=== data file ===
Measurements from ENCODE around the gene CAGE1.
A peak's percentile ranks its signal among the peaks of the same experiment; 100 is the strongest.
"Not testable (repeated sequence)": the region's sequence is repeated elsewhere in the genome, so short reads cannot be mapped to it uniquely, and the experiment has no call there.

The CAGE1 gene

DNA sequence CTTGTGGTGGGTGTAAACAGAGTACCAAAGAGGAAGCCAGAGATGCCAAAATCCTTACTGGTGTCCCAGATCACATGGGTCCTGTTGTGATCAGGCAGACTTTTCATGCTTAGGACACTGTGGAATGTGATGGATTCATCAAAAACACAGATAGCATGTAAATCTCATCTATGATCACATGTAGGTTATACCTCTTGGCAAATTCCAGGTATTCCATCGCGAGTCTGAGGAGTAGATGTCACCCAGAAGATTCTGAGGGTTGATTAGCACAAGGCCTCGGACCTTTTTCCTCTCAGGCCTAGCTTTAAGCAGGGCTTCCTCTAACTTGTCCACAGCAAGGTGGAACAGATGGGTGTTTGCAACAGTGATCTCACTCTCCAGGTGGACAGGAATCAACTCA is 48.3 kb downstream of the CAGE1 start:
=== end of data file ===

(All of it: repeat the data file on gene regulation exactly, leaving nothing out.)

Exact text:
Measurements from ENCODE around the gene CAGE1.
A peak's percentile ranks its signal among the peaks of the same experiment; 100 is the strongest.
"Not testable (repeated sequence)": the region's sequence is repeated elsewhere in the genome, so short reads cannot be mapped to it uniquely, and the experiment has no call there.

The CAGE1 gene

DNA sequence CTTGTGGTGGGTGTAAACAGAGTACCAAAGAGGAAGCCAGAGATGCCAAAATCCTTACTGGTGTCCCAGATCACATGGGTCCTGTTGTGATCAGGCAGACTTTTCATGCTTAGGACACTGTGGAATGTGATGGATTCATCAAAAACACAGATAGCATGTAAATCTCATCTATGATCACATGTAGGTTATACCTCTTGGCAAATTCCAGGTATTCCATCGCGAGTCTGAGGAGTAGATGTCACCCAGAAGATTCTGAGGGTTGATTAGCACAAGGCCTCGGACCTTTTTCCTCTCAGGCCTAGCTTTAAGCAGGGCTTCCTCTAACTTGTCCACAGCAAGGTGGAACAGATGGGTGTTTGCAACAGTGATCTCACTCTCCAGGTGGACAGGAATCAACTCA is 48.3 kb downstream of the CAGE1 start: